But critics think the leaks are likely to be accurate, and point out that the implications for the GM industry and for government are huge.
"For the industry, things looks very bleak. The future for growing GM crops in Europe has been thrown into doubt," said Dr Sue Mayer, director of lobby group Genewatch UK.
"And if reports about the results of the GM trials are correct, it would be completely foolish for the government to go ahead with the commercialisation of GM crops. It wouldn't be acceptable to the public, it would have no economic benefits and it would further threaten farmland biodiversity."
The results of the GM trials will be the fourth major pronouncement on GM policy in the last four months. Three other weighty reports, all commissioned by the government, have highlighted the pitfalls rather than the advantages of growing GM crops commercially.
The most hostile was the much-criticised GM debate, which published its conclusions last month. It found widespread unease about the safety of GM and scepticism about its benefits. An overwhelming 86% of the 37,000 people who responded said they would not be happy to eat GM food, while only 8% said they would.
A report into the economics of GM crops by the Prime Minister's Strategy Unit forecast mixed fortunes. While there could be some cost and convenience benefits for farmers, the overall economic benefit to the UK, at least in the short term, was "likely to be limited". The report added: "Only a narrow range of existing GM crops are currently suited to UK conditions, and weak consumer demand is likely to limit take-up."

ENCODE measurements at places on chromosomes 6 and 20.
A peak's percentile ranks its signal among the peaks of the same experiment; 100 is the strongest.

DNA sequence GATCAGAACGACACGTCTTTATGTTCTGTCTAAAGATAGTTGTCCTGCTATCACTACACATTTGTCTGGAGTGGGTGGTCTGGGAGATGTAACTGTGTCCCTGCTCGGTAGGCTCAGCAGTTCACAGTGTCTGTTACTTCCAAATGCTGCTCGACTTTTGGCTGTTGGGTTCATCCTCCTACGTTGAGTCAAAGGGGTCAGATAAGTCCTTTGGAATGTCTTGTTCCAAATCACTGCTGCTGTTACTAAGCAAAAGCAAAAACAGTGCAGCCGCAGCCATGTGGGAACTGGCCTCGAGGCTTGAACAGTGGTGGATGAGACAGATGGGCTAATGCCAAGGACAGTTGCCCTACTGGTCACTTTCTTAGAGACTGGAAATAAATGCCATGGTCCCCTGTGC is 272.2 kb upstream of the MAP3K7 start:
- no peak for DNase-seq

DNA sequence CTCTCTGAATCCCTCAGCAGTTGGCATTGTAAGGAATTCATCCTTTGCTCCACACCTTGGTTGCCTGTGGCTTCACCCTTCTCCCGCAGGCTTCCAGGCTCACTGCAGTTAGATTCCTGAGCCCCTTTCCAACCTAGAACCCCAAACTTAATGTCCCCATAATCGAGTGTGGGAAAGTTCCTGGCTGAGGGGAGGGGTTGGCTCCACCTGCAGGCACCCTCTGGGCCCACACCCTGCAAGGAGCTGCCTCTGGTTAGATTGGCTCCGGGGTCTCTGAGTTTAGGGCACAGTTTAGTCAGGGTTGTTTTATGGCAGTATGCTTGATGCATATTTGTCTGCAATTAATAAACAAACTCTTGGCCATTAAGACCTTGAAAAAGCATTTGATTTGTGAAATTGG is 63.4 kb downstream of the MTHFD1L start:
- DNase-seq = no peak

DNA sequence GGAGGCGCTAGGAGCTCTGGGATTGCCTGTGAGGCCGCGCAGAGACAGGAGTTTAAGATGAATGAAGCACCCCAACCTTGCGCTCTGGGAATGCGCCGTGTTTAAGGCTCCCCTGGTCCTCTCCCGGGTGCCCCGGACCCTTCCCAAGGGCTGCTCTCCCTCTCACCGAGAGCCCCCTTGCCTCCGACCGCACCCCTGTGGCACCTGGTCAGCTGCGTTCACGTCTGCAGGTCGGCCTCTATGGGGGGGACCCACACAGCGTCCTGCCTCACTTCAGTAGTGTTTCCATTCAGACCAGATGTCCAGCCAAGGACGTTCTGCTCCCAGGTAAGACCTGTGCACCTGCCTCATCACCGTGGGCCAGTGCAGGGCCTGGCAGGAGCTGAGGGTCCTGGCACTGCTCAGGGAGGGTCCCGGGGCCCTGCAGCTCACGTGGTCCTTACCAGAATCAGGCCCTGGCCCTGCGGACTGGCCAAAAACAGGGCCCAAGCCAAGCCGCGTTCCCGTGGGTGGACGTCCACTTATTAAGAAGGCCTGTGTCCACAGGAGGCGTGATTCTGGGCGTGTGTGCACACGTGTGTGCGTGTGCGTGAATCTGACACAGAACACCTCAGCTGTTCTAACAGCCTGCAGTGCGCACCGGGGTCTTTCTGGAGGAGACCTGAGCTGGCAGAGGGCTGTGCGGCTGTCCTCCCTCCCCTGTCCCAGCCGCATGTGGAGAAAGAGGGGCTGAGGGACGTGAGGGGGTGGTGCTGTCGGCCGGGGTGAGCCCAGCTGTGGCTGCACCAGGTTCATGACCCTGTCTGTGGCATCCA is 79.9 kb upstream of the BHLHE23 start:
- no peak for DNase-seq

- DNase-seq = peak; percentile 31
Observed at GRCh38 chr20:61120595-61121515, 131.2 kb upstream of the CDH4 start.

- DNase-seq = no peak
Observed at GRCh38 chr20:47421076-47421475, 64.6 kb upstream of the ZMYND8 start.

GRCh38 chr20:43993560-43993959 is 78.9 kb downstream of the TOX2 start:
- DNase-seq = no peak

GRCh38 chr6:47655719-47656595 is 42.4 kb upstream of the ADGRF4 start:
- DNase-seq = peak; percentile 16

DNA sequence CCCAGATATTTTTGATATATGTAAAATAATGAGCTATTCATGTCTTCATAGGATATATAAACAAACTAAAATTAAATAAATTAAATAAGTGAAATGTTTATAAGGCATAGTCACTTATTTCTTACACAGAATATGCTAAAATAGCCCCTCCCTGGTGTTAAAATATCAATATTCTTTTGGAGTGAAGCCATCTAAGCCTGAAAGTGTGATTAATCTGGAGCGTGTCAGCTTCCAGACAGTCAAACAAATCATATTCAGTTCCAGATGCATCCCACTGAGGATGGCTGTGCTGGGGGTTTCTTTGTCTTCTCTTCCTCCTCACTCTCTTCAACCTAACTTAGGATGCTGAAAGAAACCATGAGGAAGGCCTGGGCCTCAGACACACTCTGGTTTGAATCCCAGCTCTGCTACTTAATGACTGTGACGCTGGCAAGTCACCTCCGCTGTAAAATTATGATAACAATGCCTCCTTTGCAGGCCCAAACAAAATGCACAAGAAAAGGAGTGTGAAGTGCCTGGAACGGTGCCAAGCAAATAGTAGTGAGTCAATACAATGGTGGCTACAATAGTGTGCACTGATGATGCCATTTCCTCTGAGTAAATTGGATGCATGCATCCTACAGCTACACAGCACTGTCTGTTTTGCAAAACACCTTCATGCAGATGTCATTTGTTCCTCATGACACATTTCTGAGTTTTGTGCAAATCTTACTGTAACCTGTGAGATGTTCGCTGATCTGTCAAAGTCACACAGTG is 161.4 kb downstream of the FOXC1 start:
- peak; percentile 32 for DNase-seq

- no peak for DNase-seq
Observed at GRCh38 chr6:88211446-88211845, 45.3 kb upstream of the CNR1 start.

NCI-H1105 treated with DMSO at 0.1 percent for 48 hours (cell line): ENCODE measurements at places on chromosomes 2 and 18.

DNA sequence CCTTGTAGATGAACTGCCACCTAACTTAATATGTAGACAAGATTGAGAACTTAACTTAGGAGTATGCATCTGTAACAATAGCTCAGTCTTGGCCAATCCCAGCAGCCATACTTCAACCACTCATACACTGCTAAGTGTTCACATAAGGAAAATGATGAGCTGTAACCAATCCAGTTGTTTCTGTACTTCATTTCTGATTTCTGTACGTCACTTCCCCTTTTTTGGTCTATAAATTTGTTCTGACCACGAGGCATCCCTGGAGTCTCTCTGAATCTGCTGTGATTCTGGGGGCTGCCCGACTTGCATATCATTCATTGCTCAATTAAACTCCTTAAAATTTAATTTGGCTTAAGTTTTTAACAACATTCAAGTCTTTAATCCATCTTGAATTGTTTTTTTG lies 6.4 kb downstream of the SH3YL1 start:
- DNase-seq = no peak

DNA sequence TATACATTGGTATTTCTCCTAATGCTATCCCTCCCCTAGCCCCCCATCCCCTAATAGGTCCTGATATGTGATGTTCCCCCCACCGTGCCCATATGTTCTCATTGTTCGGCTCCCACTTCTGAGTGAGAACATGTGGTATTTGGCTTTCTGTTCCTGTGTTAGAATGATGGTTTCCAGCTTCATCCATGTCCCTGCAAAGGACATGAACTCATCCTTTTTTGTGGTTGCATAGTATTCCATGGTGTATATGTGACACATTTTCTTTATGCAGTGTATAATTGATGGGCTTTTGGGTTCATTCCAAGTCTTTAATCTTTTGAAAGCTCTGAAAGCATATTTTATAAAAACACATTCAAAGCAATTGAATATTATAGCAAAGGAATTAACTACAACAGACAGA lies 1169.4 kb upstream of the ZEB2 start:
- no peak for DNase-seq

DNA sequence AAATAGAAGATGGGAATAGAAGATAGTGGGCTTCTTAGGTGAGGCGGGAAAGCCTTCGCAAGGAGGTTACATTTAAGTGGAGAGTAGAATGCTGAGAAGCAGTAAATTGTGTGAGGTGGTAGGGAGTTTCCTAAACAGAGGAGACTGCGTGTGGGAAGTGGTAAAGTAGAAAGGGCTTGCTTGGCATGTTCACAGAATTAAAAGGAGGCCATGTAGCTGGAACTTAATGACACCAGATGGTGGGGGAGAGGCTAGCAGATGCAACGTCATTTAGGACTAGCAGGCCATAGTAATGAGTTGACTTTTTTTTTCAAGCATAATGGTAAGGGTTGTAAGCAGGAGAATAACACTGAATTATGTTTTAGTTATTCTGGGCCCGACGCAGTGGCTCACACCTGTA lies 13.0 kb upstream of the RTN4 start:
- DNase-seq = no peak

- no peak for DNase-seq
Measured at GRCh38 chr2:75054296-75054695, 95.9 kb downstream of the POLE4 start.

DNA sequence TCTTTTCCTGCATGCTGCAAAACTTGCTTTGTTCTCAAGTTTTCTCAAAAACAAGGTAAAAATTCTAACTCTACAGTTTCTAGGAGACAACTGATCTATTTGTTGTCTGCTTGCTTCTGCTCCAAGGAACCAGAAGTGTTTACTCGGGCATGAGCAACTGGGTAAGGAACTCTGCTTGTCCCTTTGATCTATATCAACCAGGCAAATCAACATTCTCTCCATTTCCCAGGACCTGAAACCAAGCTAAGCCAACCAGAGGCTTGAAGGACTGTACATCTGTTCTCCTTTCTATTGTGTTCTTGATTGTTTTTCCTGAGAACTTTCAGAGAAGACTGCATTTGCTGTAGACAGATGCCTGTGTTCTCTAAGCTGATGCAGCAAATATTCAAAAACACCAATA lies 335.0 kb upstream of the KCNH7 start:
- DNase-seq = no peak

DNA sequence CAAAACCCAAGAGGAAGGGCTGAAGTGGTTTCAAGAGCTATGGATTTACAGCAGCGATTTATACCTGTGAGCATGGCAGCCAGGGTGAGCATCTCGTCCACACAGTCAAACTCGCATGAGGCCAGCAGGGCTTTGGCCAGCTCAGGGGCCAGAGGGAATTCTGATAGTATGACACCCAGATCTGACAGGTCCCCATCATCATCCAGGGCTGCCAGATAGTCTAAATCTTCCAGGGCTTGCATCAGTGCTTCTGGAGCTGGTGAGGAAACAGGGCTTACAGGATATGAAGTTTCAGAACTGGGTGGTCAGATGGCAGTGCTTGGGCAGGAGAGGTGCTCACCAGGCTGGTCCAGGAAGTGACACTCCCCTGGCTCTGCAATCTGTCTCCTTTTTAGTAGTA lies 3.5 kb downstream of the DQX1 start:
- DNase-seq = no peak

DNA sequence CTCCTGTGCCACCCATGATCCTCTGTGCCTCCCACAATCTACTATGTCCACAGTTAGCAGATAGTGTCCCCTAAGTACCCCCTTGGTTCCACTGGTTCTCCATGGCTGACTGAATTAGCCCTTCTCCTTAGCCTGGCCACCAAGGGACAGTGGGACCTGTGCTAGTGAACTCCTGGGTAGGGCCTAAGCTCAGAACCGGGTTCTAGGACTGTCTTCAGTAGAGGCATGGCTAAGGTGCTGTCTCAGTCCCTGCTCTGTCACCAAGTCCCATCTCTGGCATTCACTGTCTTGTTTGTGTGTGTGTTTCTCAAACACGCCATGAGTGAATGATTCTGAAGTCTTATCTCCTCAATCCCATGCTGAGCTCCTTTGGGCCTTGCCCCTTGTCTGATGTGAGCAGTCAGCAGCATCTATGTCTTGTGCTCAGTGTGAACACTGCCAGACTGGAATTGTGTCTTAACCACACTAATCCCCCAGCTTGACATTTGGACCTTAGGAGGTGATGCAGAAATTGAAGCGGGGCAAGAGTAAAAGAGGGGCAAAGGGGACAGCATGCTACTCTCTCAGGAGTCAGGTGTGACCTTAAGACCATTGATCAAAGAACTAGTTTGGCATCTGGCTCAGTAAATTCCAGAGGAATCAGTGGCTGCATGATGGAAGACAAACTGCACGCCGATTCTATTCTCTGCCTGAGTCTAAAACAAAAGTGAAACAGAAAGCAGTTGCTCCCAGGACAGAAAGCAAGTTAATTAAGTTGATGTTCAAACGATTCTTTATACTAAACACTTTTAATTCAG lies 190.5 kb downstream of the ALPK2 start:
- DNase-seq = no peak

A third report, by a panel of experts led by the government1s chief scientific advisor, Sir David King, sounded similarly guarded about GM. Although the risks to human health from GM crops currently on the market was "very low", it cautioned that future crops "may present greater challenges in risk management", and so should be considered on a case-by-case basis.
But none of these reports, nor the anticipated outcome of the crop trials this week, have discouraged the GM industry. Its umbrella group, the Agricultural Biotechnology Council, continues to regard GM crops as safe, economic and beneficial.
The council's spokesman, Julian Little, argued that the number of people involved in the public debate was tiny, and showed that the vast majority of people weren't concerned. "It is far too early to talk about the demise of GM crops in the UK," he told the Sunday Herald.